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Recent blog posts

Next Generation High Density App Servers Don't Require Scrapping Your Hypervisor

Recently, I sat in a conference session extolling the seemingly endless virtues of Linux Containers.  I heard claims that hypervisors were old hat: ancient bloated engines which rely on inefficient replication of a large operating system stack in order to serve up applications.  The speaker painted a picture of a future where hundreds of applications are virtualized on each piece of hardware.  "What is really needed," glowed the speaker, "is a lightweight, efficient means of serving up application: containers."

Containers are cool, but not a panacea

Containers share the same kernel as the host, so they are not burdened with the extra memory and CPU cycles it costs to replicate a full operating system stack in a hypervisor scenario.  Compared to hypervisor-generated virtual machines, containers can be fast and lean.  But they are also limited.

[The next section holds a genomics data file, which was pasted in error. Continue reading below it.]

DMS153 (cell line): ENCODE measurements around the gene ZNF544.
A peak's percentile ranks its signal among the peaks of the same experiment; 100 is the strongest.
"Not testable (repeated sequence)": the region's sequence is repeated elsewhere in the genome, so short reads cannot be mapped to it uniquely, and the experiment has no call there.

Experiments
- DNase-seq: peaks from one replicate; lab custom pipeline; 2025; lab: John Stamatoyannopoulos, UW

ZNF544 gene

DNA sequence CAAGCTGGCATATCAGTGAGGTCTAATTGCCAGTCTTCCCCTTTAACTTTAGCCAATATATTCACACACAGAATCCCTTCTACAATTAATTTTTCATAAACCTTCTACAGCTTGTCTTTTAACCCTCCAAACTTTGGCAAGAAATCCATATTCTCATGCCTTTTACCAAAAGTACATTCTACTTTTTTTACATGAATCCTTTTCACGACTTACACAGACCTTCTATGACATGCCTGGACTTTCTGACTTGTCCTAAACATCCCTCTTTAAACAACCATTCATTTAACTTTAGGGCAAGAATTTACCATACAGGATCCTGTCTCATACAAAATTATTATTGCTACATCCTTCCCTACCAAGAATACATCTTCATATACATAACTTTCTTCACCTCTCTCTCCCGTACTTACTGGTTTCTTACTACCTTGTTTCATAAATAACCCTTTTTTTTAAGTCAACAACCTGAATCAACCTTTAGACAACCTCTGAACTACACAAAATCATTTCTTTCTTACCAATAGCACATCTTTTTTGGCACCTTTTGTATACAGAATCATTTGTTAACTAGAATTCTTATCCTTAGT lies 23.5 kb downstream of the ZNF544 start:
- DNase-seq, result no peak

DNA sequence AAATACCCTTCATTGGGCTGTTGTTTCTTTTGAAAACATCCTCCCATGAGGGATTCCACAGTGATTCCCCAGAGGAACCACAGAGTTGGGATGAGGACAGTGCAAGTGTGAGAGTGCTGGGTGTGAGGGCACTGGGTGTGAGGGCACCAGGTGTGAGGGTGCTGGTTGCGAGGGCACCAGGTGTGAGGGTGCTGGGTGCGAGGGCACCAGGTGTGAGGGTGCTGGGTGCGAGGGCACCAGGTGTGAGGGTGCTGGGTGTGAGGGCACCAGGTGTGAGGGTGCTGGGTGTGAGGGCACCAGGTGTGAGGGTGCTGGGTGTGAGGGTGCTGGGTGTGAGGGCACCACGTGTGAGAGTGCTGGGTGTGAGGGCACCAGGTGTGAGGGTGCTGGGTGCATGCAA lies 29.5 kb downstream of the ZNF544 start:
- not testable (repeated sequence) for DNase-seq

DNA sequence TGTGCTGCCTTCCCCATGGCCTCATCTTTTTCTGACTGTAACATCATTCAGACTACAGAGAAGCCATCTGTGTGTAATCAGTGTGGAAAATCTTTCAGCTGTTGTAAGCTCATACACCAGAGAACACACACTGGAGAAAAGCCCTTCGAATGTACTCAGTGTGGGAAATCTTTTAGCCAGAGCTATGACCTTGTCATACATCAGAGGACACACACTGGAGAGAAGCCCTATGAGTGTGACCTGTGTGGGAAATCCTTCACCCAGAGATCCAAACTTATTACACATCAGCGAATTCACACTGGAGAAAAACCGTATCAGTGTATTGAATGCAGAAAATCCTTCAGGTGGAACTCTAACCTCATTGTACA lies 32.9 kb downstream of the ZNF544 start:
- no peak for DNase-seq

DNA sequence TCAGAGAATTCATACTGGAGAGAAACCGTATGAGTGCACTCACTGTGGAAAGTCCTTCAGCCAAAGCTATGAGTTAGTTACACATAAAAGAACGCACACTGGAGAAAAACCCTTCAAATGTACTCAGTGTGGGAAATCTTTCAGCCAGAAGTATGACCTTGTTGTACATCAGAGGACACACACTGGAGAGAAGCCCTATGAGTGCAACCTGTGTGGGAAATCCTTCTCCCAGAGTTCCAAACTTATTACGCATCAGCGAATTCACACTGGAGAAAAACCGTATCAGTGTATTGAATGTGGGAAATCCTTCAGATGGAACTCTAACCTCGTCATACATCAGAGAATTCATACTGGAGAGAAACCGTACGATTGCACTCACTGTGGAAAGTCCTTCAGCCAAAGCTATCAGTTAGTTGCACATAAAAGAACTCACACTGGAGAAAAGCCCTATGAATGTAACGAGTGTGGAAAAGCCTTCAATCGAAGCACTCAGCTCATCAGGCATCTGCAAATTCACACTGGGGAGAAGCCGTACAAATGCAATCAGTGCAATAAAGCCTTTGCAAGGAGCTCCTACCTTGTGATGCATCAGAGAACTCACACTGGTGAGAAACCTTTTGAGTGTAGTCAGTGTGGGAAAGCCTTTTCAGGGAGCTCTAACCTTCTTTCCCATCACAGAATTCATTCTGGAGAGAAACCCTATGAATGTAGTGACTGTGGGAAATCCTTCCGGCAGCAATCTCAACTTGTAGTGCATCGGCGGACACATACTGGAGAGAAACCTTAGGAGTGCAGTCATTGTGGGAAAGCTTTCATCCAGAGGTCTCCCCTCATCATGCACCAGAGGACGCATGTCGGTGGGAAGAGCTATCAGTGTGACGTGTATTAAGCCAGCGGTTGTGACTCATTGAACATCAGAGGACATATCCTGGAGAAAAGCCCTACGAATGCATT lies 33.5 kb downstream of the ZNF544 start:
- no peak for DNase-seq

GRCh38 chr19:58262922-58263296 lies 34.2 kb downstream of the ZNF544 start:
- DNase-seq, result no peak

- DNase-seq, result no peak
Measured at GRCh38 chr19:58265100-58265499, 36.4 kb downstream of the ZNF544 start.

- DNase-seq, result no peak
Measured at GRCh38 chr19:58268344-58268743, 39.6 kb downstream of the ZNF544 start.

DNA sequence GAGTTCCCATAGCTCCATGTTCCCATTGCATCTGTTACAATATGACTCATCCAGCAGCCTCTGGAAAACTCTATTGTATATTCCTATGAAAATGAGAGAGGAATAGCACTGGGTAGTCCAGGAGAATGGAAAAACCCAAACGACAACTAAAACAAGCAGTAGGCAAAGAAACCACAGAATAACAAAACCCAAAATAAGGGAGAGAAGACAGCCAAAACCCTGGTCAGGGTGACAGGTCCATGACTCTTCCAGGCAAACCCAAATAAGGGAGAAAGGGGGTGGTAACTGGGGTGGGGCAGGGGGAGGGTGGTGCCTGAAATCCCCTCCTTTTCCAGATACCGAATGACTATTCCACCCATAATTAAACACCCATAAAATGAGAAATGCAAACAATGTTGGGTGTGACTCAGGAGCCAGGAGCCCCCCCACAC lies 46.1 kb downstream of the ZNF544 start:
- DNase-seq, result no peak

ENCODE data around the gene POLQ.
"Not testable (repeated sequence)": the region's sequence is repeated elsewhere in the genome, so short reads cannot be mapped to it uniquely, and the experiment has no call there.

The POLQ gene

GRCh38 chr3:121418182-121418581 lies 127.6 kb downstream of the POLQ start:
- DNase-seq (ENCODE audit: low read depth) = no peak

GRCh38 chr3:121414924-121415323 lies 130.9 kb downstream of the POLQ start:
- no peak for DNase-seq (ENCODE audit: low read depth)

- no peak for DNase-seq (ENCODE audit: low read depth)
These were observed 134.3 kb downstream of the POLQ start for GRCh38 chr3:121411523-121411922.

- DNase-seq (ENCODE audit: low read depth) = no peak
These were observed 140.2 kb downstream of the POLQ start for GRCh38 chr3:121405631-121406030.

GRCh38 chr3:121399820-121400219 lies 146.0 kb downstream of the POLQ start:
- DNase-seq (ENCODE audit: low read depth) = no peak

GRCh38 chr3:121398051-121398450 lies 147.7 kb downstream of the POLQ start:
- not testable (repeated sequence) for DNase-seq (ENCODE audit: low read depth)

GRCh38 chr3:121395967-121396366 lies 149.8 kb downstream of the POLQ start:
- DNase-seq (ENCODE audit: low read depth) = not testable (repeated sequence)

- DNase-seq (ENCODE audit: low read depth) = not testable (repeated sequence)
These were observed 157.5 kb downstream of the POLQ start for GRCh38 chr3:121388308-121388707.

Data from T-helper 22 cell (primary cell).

Since Linux containers share the same kernel as the host, it is impossible to run Windows.  Or FreeBSD. Or NetBSD.   Or another version of the Linux kernel.  Or another Linux distribution which requires a different kernel.  All of those scenarios are best handled by a real hypervisor.  And the security aspect of hypervisors is huge, worthy of a separate blog entry of its own.  Still, if you need an environment within your organization where many workloads can leverage a single kernel environment, containers can be a viable solution.